About Us

About us

One HealthTech was established in the UK in December 2015 from a small Meetup event on a rainy winter evening. Since then, we’ve come a long way…

We believe that innovation in health technology is not accessible to everyone. We also believe in the power of human networks and communities to drive change, and that every voice should be heard so that technology can positively impact us all..

Our mission

To be the platform that ignites and supports the most dynamic and inclusive health technology communities, that are local to you, and global for all. We aim to achieve this by celebrating and promoting the extraordinary talents and remarkable work that women and people from diverse backgrounds are achieving in innovation. We inspire, support and champion greater inclusivity in future health ,because without ensuring diversity from the Board all the way to the frontline, the healthtech industry will never reach its full potential.

Our vision

To​ ​catalyse​ ​a​ ​truly​ ​open,​ ​inclusive, accessible​ ​and​ ​diverse​ ​culture​ ​for​ ​the​ ​best​ ​future​ ​of​ ​healthcare.

What we do

One HealthTech brings together doers, thinkers and trailblazers to change the face of future healthcare. The community is free to join as we feel our resources and the opportunities we provide should be as accessible as possible.

We are community builders, and do this through a range of activities:

We host and curate events, covering topics from virtual reality, mental health and interoperability, to leadership, data privacy and social care. These range from breakfast gatherings or lunchtime fireside chats, to evening Meet-ups. We are a present at all major national conferences, hosting networking drinks, organizing information sessions, or putting on weird and wonderful Collaborathons (a non-technical hackathon).

We negotiate discounts to external health technology events for the community, provide business and legal support for SMEs, promote interesting professional opportunities, introduce potential mentors and mentees to one another, broker new business connections and spread the news and activities of our community, their organisations and the causes they support, from profiling unique and varied members, to showcasing a Startup of the Month.

The community

Our community comes from many different sectors and industries and includes:

~45% NHS and of the remaining 55% is made of mostly SMEs and corporates, with representation also from academia and the voluntary sector.

Of our membership approximately 5% are speakers and/or contributors to our content and events. These speakers range from industry experts to extraordinarily impressive junior subject matter experts. One HealthTech gives our members and potentially staff from your organisation, the opportunity to share a platform with the best and unique subject matter experts and influential people within the healthtech environment.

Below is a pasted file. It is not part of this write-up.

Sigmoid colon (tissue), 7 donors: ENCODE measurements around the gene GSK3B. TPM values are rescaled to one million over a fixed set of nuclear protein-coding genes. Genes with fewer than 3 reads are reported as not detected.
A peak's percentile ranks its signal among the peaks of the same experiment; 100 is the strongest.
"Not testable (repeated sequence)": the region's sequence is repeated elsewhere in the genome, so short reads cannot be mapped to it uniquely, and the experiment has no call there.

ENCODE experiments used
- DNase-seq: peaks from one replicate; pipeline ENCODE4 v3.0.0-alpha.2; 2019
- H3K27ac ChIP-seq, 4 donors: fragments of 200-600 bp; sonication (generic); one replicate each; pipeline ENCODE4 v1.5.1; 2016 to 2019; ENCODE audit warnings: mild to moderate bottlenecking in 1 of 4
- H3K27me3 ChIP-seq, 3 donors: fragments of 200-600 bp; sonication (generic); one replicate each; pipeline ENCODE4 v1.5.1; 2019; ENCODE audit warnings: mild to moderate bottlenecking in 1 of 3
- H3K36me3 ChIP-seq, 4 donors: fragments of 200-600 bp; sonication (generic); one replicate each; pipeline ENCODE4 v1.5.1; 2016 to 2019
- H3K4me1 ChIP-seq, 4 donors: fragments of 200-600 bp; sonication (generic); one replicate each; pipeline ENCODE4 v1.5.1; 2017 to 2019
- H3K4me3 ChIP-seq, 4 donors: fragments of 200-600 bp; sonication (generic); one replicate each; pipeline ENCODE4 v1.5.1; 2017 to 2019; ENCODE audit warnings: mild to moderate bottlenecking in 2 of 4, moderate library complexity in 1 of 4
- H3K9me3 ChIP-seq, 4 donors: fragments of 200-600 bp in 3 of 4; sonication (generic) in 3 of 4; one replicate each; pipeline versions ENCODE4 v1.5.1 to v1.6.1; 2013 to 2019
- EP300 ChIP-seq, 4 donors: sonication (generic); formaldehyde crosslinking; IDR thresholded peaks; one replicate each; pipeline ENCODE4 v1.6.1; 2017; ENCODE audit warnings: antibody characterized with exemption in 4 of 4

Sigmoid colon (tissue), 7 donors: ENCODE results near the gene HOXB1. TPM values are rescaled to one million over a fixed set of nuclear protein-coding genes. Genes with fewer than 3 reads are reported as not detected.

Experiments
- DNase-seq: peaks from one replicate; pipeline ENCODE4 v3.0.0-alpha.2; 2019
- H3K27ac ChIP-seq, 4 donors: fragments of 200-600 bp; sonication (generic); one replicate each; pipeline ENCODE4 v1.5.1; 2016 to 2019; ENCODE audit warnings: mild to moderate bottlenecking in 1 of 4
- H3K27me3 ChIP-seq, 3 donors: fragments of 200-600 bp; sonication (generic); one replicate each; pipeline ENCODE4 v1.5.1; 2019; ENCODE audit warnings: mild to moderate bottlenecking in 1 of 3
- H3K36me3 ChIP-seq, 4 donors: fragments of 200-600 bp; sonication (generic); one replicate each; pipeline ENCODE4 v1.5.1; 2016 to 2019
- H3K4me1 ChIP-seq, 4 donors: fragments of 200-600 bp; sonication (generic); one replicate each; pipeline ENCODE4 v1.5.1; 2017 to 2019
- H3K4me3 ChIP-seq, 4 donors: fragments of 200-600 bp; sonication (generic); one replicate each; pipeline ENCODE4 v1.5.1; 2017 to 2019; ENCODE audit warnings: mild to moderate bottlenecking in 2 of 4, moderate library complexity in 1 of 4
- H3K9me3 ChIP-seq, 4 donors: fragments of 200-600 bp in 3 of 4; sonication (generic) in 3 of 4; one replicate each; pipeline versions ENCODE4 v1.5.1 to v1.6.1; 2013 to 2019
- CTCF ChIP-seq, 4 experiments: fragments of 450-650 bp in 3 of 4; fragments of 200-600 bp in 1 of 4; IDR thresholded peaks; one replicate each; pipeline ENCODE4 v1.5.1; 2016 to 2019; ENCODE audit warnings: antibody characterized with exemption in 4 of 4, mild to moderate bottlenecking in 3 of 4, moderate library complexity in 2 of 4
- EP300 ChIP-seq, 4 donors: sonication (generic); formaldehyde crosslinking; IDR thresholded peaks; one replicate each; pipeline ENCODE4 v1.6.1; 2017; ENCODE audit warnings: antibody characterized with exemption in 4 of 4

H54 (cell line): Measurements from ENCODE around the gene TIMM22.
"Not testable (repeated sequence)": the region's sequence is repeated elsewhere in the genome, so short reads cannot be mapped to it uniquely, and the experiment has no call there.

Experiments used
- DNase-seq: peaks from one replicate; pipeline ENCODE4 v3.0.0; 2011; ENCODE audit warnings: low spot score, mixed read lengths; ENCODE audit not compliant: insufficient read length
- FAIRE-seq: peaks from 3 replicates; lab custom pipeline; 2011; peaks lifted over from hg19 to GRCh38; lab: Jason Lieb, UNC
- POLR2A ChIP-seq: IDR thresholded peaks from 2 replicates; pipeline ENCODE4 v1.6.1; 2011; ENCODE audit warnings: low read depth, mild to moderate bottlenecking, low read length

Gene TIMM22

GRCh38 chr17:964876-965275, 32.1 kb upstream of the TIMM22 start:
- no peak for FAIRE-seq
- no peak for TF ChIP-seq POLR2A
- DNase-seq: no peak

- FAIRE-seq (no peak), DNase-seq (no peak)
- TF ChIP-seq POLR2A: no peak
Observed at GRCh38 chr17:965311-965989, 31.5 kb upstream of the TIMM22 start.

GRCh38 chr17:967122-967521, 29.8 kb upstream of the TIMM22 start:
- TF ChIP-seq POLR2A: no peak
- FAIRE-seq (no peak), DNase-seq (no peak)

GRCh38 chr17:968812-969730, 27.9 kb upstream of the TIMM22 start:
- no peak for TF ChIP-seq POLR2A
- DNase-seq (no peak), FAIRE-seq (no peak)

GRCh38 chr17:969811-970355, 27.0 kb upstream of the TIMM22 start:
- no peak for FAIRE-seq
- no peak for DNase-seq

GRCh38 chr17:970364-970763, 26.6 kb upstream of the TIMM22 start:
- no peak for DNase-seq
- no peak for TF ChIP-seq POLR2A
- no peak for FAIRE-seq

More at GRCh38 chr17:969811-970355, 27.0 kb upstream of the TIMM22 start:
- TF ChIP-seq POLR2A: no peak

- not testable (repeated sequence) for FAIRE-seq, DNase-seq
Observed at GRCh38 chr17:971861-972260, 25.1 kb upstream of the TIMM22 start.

Our community is geographically spread with the largest concentrations being in London. We have thriving hubs in Bristol, Leeds, Manchester, Liverpool and Newcastle with a constant demand for new hubs, nationally and internationally.

All hubs are led by local community builders, passionate about digital health in their region.

Why do we need One HealthTech?

Whilst the focus, initiatives and narrative around “women-in-technology” and “women-in-leadership” in health have had considerable impact in raising awareness and addressing their respective challenges, these two strands have developed in parallel. There is now a need for us to establish a new narrative.

Health is in the midst of a major disruption, driven by an exponential growth in pace, scale and complexity of technology. Developments in digital and technology are driving new ways of thinking, creating a means by which more individuals can take ownership of their own health and redesigning models of care. Exciting innovations in hyped-technologies including advances from Big Data and Artificial Intelligence, robotics, genetics and biotechnology are paving a new road to our future population’s health.

Too few of the technology roles across the NHS and the wider health and life science sector are filled by women (47% of the general workforce are female, yet only 16% of IT specialists are women) and this stark under-representation is indicative of the considerable wider diversity gap emerging in what will be a future healthcare system. With considerable challenges to be faced by the NHS and the wider healthcare sector, it is essential to highlight and reflect on the need for diverse leadership and the value better diversity and inclusion can provide in establishing an effective and equitable health system, increasingly driven by technological innovations.

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Michelle Kearns
Michelle Kearns
Co-Founder & Director
Maria O’Loughlin
Maria O’Loughlin

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